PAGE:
But, it is a lot more than economy. There is a long standing idea among some economists that increasing automation and consequent productivity means that less than the full possible labor force should be capable of producing all the goods that a society needs.
This is silly. A society will never stop “needing” more, it’s inherent in the human psyche. The billionaire doesn’t “need” a yacht that 10 feet longer than his neighbor’s, but he will buy it anyway. You don’t “need” a new car when your five-year-old Chevy serves you well, but you “want” a new car anyway. If you have a 42" TV you want a 56". If you have a 56" you want a 65". You don’t “need” to paint the rec room blue because you like it better than tan, but you will, and somebody will have to make the paint for this “useless” improvement. We will never stop “needing” more, just as we will never stop using more and more energy (until society collapses, of course.)
The reason the labor force participation rate is lower than previous times, and as the article linked upthread, is simple. The baby boom is “retiring” more and more people, disproportionate to any previous time in history. Colleges are accepting more and more students, disproportionate to any previous time in history. Neither of those is “bad” and they are both quite real, and both show up in the statistic of “Oh, I’m not looking for a job anymore.”
That is not to say that there aren’t ALSO real, actual “discouraged” workers, particularly those who still cannot find employment equivalent to what they were earning in 2007. Those days may never come back for them, and they may finally, eventually be reduced to accepting lower status and paying positions than they had at one time. Then again, that “one time” was a bubble where money was flowing freely and irresponsibly (not unlike the internet bubble of the 90’s, obviously a narrower and different sector.)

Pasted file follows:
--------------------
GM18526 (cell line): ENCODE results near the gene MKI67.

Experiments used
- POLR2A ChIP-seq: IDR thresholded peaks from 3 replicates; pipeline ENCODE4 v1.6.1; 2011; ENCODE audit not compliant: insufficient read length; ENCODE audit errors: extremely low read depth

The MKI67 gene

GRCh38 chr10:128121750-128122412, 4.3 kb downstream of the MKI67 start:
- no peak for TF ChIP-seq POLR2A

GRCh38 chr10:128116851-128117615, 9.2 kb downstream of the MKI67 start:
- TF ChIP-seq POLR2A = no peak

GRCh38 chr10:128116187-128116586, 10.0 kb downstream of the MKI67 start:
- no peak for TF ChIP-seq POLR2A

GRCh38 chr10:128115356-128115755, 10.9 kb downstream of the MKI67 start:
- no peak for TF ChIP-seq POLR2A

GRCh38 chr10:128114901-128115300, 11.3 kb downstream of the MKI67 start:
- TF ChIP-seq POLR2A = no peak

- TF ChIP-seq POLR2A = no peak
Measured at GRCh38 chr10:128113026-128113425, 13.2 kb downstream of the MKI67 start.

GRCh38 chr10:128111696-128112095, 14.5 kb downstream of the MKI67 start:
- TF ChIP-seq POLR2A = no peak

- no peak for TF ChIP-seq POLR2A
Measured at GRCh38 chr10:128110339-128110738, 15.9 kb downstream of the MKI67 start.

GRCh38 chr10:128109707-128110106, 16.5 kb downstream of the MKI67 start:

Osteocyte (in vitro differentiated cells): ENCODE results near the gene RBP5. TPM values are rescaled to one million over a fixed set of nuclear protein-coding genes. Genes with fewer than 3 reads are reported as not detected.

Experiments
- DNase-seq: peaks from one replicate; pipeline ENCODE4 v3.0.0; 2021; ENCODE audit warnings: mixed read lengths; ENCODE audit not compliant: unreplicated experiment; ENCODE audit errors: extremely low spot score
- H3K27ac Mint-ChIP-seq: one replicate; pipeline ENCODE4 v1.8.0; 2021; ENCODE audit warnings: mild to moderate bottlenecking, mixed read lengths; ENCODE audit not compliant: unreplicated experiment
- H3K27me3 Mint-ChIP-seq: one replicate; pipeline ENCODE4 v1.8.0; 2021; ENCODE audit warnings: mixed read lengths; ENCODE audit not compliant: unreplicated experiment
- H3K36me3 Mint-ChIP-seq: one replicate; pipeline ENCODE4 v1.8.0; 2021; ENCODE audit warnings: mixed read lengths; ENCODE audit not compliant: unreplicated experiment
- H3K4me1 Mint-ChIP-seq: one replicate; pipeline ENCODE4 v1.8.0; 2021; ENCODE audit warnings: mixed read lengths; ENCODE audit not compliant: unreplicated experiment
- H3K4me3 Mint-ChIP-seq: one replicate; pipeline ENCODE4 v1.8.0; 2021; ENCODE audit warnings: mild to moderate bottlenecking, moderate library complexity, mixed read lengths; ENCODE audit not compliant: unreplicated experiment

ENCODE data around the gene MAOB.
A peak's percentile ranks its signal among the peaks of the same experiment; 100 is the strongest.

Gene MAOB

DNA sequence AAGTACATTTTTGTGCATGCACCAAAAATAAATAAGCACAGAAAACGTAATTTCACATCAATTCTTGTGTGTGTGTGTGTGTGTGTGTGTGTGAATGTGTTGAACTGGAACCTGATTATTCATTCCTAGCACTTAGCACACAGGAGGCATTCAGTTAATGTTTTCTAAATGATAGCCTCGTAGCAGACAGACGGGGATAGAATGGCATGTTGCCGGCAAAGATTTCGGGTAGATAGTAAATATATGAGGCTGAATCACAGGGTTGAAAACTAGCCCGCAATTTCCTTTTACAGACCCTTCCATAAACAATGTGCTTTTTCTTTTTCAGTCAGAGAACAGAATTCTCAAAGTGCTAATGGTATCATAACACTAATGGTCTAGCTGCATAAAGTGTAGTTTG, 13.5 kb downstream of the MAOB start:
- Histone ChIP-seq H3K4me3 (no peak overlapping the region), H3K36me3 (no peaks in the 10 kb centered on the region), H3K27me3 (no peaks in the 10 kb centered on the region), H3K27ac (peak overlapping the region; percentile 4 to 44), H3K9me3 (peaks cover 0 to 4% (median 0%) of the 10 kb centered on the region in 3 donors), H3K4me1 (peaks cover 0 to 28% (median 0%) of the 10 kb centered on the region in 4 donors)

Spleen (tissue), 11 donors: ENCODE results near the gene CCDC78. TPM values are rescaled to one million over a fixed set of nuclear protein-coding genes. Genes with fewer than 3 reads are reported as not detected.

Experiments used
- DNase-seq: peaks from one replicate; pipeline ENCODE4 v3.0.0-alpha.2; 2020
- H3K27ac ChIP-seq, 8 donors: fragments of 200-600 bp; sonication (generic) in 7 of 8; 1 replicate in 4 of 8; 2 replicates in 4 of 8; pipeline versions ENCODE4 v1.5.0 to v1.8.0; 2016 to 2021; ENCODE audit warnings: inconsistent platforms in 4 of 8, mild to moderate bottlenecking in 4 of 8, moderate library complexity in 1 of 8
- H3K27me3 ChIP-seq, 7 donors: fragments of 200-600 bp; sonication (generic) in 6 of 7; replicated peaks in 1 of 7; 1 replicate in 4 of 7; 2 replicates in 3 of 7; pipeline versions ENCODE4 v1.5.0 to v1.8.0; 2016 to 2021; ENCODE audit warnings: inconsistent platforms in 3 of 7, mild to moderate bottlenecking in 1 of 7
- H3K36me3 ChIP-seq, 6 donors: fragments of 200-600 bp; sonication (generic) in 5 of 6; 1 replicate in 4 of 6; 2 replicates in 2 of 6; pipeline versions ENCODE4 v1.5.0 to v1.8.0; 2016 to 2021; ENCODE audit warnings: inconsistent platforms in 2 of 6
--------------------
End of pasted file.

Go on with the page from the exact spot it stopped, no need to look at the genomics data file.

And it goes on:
So I am not particularly concerned with this statistic. It was invented precisely to keep clear anomalies like “retirement” and “student” out of the statistics. Neither do I think the solution of excluding those populations entirely to be perfect, but I am unable to think up a way to include them while excluding them, so I live with it. My best suggestion would be to lengthen the period of reportage from 4-weeks to 8 or more, but I suspect the effect would be minimal anyway.
The widely reported “unemployment” statistic is a gross statistic at best, imperfectly massaged for seasonality, but super-widely researched and sometimes revised, and it serves a useful, if imperfect purpose.